Coronavirus (COVID-19): advice and support for the Bond community. Read more

Inappropriate behaviour

Bullying, discrimination & harassment

Bond University encourages staff and students to work together to maintain a respectful environment where all staff, students and visitors can feel safe and free from unacceptable behaviour.

What is bullying?

Bullying is when people repeatedly and intentionally use words or action against someone or a group of people to cause distress and risk to their well being. These actions are usually done by people who have more influence or power over someone else, or who want to make someone feel less powerful or helpless.

The sort of repeated behaviour that can be considered bullying includes:

  • keeping someone out of a group (online or offline)
  • acting in an unpleasant way near or towards someone
  • giving nasty looks, making rude gestures, calling names, being rude and impolite and constantly negative teasing
  • spreading rumours or lies, or misrepresenting someone (ie. using their Facebook account to post messages as if it were them)
  • intentionally stalking someone

Visit the Australian Human Rights Commission to find out more.

What to do if you feel you have been bullied?

Sometimes people who have been bullied can feel unsure about talking to others, but taking action may stop the bullying. The University wants our students to be safe and encourages you to report bullying. Everyone has the right to study in an environment free from bullying, harassment, discrimination and violence. The University takes a strong stance against this behaviour in the learning environment.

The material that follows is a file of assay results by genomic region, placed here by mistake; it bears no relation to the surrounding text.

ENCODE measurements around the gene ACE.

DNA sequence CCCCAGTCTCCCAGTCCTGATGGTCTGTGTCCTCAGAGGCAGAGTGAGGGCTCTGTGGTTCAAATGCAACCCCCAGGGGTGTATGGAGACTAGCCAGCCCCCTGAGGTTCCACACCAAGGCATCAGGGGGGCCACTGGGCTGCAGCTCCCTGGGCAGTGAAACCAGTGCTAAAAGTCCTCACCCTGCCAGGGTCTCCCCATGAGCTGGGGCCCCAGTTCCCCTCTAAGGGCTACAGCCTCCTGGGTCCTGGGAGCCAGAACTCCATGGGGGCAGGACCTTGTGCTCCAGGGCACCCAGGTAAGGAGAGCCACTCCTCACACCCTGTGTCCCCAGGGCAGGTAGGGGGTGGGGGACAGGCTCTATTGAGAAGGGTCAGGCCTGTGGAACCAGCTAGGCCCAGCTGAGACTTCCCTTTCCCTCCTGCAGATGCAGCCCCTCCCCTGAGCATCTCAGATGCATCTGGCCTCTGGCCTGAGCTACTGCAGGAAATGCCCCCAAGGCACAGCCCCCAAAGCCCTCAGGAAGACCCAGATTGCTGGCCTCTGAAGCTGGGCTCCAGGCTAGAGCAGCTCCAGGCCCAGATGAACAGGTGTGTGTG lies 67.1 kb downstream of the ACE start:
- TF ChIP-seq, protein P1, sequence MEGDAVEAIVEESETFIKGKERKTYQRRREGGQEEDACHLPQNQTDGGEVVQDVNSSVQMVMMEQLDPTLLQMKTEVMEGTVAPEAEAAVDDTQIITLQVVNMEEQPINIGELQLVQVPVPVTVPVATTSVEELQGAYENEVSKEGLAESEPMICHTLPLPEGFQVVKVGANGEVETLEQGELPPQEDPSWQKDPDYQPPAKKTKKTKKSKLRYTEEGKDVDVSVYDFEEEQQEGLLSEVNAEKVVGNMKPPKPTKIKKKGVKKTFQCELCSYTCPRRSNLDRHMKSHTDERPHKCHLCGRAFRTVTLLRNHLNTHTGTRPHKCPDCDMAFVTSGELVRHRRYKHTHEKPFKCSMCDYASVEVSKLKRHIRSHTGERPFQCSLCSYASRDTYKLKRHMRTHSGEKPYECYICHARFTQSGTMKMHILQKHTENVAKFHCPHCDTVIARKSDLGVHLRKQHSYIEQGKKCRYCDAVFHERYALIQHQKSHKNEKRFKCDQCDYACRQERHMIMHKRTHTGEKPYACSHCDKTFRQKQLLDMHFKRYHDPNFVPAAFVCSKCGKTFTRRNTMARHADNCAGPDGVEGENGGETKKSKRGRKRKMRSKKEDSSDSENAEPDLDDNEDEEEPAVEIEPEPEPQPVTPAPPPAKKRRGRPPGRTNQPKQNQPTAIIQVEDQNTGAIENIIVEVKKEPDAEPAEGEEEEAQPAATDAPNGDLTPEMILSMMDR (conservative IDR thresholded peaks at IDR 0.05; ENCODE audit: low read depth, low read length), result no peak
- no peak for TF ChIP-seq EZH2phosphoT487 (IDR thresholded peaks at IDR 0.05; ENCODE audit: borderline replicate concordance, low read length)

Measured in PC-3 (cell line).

What is harassment?

Harassment is unwelcome conduct that might reasonable cause a person to be offended, humiliated or intimidated because they have a particular attribute. Harassment can also occur if someone is working in a 'hostile' or intimidating environment. The behaviours can be overt or subtle, verbal, non-verbal or physical and include the use of technology.

What to do if you feel you have been harassed?

Sometimes people who have been harassed can feel unsure about talking to others, but taking action may stop the harassment. The University wants our students to be safe and encourages you to report harassment.

What is discrimination?

Discrimination is treating or proposing to treat an individual unfavourably because of their particular personal characteristics (eg. ethnicity, place or origin, language and culture) or because they belong to a certain group (e.g. socio-economic status)

Discrimination can be direct or indirect:

  • Direct discrimination can occur when a person or group is treated less favourable than another person or group in a similar situation, because of a particular characteristic.
  • Indirect discrimination involves imposing a requirement, condition or practice that operates to disadvantage a person or group with a particular characteristic and that is not reasonable.

Unlawful discrimination includes unfair treatment of a person in areas of public life on the basis of the following characteristics: age, association with a child, caring responsibilities, gender identity, disability, marital or domestic partnership status, pregnancy, race, religion, religious appearance or dress (in work or study), sex, sexual orientation, or spouse or domestic partner's identity.

What to do if you feel you have experienced discriminated?

Sometimes people who have experienced discrimination can feel unsure about talking to others, but taking action may stop the discrimination. The University wants our students to be safe and encourages you to report discrimination.

Specialised help

Bond University has specialised trained staff and students to deal with the following specific issues:

Confidentiality

Information provided is confidential and is only used for the purpose for which it was provided and by people within the process.

Exceptions to this include:

  • if the information gives the University reasonable grounds for concern about security of people or property
  • if the individual who provided the evidence gives express consent
  • when procedural fairness requires the information to be shared
  • when access to information is required by law.